Outsourcing and the International Forwarder

April 19, 2019

This is the third in a series of op-eds that IAM is running to shed additional light on problems associated with privatizing the household goods program to a single source contractor.

The Risks of a Monopoly Managing the DOD Personal

Defining the Role of the International Forwarder

In the DoD personal property program, the traditional, non-asset-based International Forwarder/TSP (Transportation Service Provider) provides much needed capacity to the government in the way of organization and coordination. This capacity is achieved through the numerous agreements and contracts with local moving companies, trucking companies, port operators, and U.S. Flag ocean carriers. In the DoD program though, one can argue that the International TSPs are indeed asset based (contrary to the traditional definition of a freight forwarder): they maintain a supply of wooden liftvan containers to safely transport and efficiently move household goods for relocating DoD families. The staging, coordination, and movement of these containers in just the right quantity, at just the right time…worldwide…is what makes the international program go.

The biggest asset of any organization and business model is its people. International Forwarders employ men and women around the world that dedicate their business lives to safely and effectively moving prized possessions for our service members.


History of the International Forwarder in the DoD program

The International Association of Movers (formerly Household Goods Forwarders Association of America) has been in existence for more than 50 years, and is the largest trade organization in the moving and forwarding industry. It was a group of Forwarders that started this organization, and to this day, IAM’s governing membership remains the International TSPs that operate exclusively in the DoD program.

Many changes have been weathered in the DoD’s personal property program on both the domestic and international side. The DoD instituted numerous pilot and test programs in an effort to “re-engineer” the way the DoD moves its service members during the last 25 years—some with positive results, some not. What we have today is the DP3 program, a matured result of these efforts now in place for 10 years. Over the course of those 10 years, we’ve seen a steady increase in the average Customer Satisfaction Score.

The International Forwarder community has made it through these programs that advertised much needed change, but we have realized that truly, the more things change, the more they stay the same. These various test programs had different rules, contracts and conditions to the performance of business. What stayed the same over the past 50 years is that household goods under the care of an International TSP, are still handled at the curb by the local moving companies, trucked to/from the port, and loaded on a ship to final destination. All this by the way of the liftvan (also known as the type II container); the key requirement by the DoD that has worked for all these years.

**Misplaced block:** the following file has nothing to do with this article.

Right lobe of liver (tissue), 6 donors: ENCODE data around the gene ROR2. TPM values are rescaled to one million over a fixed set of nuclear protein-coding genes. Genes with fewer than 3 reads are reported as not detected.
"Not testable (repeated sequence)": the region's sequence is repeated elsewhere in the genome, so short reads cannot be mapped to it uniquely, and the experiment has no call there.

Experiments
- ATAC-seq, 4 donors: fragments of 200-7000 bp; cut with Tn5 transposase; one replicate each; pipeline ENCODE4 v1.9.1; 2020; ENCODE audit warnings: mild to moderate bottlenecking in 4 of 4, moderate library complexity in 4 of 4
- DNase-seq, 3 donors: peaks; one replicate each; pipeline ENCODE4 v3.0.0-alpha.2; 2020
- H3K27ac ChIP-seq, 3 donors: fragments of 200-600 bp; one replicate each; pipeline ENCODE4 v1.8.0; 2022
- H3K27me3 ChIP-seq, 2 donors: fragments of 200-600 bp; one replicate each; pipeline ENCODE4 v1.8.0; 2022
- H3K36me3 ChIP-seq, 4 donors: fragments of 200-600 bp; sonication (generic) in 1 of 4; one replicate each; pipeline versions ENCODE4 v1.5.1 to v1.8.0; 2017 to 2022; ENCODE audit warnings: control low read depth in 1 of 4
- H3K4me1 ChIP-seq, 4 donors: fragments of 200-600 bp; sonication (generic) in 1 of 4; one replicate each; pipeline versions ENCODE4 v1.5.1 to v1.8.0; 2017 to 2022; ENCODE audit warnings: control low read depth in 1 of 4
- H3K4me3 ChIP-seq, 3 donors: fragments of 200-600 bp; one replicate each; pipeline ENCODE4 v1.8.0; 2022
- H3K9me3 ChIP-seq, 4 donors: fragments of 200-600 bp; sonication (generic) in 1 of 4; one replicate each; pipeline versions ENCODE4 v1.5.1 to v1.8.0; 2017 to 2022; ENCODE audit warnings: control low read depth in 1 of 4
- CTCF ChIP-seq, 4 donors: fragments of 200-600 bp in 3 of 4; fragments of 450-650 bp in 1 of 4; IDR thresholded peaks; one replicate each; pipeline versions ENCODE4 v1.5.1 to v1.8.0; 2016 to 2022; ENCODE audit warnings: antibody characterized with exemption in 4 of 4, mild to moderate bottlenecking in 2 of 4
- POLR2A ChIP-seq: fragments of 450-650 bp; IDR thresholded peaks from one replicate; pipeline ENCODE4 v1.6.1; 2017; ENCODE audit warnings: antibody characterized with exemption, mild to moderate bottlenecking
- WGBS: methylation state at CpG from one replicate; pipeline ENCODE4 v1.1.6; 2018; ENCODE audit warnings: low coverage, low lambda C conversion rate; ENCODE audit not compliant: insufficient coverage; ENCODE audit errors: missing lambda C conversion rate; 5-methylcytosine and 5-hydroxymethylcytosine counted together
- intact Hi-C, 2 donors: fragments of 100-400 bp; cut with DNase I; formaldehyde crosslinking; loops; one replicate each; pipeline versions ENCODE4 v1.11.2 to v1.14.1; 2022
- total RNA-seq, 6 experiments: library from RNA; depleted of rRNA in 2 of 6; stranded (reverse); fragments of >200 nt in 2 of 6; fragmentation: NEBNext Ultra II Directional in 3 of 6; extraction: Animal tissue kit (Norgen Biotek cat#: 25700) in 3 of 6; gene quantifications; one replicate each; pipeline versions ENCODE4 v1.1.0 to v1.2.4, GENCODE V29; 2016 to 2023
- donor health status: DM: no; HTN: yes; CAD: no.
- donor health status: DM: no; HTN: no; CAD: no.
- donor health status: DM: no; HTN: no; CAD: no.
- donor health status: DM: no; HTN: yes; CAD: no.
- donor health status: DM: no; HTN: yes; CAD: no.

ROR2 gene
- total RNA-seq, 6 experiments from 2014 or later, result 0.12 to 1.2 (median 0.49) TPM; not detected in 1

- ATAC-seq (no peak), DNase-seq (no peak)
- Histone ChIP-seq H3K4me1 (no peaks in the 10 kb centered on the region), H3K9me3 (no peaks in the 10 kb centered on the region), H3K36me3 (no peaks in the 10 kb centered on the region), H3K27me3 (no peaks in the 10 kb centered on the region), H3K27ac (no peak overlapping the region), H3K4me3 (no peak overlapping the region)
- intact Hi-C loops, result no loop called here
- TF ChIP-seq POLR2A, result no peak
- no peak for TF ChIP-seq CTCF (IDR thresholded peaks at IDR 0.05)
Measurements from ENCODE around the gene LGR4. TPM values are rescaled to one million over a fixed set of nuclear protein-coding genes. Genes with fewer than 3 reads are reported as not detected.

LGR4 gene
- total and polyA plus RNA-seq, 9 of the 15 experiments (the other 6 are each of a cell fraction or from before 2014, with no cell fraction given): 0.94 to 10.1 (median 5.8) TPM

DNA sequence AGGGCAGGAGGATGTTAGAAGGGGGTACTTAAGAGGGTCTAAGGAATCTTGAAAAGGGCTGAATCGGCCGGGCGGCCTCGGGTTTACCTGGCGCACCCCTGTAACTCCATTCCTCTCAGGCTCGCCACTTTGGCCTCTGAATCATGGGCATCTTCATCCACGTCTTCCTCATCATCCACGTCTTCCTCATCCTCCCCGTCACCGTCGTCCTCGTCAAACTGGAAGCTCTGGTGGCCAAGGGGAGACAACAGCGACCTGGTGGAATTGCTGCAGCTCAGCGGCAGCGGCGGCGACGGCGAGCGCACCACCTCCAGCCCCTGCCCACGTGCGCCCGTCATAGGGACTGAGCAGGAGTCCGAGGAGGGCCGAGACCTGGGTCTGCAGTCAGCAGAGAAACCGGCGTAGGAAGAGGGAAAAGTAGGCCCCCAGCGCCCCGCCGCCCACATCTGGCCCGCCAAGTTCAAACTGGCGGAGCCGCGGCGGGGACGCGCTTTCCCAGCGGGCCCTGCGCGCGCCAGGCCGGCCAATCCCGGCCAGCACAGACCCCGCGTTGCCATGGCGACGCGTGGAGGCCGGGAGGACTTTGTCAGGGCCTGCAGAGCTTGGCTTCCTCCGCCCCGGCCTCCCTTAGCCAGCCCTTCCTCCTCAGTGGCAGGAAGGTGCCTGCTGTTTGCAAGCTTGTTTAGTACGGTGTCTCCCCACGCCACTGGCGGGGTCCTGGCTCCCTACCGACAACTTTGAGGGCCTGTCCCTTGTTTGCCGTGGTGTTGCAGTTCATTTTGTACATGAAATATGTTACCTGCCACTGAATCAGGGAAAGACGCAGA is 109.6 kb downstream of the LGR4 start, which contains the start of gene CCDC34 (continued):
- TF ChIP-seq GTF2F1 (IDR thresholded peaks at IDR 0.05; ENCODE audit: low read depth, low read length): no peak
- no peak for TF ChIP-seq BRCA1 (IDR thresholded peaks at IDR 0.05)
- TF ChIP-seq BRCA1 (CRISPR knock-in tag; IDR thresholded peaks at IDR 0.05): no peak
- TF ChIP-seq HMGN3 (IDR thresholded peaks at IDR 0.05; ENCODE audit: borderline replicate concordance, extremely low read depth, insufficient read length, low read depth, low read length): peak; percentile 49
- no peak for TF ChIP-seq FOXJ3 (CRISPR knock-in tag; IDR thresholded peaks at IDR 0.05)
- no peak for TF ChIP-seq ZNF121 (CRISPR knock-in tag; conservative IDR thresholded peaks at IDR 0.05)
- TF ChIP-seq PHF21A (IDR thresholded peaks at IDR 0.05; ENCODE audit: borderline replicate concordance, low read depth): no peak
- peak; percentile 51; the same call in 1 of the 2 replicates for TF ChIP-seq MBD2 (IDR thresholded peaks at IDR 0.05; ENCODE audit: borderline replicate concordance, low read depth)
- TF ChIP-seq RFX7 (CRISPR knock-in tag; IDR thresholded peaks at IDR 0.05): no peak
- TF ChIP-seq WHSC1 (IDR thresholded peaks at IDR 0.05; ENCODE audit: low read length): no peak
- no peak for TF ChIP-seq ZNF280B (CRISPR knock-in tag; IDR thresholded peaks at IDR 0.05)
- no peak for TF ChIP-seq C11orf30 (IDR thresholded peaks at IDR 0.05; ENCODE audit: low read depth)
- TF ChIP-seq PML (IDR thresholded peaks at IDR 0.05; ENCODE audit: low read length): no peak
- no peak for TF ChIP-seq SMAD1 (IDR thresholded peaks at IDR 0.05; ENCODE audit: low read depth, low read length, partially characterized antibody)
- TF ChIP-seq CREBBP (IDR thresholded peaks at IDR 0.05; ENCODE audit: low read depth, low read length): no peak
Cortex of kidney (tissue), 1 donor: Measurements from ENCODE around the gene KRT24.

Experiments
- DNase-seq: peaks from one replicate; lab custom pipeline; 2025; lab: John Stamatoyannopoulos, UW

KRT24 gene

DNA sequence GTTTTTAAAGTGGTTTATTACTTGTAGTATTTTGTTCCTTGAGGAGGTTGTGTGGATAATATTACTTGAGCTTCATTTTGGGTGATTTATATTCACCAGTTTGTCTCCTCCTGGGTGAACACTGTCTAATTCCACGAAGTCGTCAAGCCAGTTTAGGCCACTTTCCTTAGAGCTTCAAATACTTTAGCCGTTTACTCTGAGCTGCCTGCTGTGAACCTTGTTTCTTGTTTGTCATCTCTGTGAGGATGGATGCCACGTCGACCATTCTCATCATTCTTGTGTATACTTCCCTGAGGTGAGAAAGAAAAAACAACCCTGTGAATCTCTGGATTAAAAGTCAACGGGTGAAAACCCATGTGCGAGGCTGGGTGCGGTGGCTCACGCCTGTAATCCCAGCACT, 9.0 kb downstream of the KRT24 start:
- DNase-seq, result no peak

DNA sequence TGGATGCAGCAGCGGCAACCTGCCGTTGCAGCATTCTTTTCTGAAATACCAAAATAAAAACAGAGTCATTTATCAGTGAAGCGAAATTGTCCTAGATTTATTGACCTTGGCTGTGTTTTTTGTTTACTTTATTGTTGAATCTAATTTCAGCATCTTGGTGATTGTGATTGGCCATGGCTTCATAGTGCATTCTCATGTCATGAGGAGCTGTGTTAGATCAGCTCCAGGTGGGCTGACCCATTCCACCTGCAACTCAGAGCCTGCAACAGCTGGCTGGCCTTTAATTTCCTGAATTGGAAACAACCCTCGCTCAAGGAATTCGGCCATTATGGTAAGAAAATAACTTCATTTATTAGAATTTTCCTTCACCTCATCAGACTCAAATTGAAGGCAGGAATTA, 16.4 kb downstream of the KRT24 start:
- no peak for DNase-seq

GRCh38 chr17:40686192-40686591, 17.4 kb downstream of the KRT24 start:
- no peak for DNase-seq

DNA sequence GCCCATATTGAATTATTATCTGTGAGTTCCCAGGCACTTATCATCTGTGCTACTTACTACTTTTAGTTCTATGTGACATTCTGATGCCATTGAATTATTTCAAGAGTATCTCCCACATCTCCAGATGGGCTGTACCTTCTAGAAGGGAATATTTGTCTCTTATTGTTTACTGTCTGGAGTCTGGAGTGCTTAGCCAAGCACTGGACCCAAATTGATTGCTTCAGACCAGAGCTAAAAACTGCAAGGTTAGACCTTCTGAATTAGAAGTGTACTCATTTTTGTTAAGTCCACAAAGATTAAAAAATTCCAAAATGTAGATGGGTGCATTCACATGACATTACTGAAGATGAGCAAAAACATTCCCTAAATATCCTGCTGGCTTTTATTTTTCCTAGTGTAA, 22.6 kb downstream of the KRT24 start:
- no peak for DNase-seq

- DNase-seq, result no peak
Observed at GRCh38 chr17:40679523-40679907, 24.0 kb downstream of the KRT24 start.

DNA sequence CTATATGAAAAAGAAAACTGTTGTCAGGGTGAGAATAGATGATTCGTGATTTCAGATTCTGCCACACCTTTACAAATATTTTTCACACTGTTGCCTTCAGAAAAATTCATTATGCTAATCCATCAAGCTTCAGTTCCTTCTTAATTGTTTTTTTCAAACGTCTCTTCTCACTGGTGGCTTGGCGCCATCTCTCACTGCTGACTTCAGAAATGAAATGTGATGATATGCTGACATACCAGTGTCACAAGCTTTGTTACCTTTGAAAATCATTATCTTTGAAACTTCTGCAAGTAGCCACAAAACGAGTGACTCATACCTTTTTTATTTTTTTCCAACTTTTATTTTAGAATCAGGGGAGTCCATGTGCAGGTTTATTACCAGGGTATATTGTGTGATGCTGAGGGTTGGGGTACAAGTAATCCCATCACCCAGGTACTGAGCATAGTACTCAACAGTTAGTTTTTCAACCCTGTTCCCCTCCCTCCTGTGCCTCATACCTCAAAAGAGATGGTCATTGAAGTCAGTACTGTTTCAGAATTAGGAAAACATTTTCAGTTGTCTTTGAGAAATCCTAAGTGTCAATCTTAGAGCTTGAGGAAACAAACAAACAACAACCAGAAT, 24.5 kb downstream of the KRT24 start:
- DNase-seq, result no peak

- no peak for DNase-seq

Currently, 80–100 International TSPs are solely dedicated to handling approximately 120,000 sea and air household goods shipments under USTRANSCOM’s DP3 program on an annual basis. This volume can only be moved with years of experience behind it and a significant inventory of liftvans!


Looking FORWARD – Value of the International TSP in the current DoD program and the Outsourcing pitfalls

The landscape on the international side of the DoD personal property (DP3) program is one of stability. The requirement by the U.S. Government for International TSPs to utilize U.S. Flag ocean carriers is a primary reason for this stable environment. Most of the through rate charged to the DoD by the TSPs is the underlying ocean cost; this cost is the same for all TSPs, creating an even playing field and encouraging competition. This group of 80-100 TSPs create the best value to the government not only in pricing through the ocean arrangement, but due to the fact the TSPs co-load and consolidate their liftvan shipments together to create scales of economy. Quite simply, the process works; these TSPs are competitors, but work together much like on the domestic side.

In a contract that is outsourced to a single prime contractor, this cohesive and competitive environment of International Forwarders that have provided lift to the DoD for over 50 years will be compromised. Under the current Best Value system in the DP3 program, the International TSP is rewarded with traffic from the right combination of quality service and competitive pricing. The potential development of this distribution model being replaced by a single entity could quickly result in an emphasis on price only and take away the incentive to compete on the basis of quality. This loss of expertise and readily available capacity in the international market will result in diminished efficiency and poorer service for our military members.

Perhaps the biggest potential loss of value to the DoD in an outsourced environment on the international side may not be competitive pricing, liftvan inventories or scales of economy. It could be the loss of personnel at the International TSPs with years of experience in helping DoD families moving from one duty station to the next: an incredibly challenging and stressful time of their lives. In view of this potential loss, a lot of folks in the moving and forwarding industry surely have the belief that

“If what we did was easy, the Government wouldn’t need us.”

They need us!!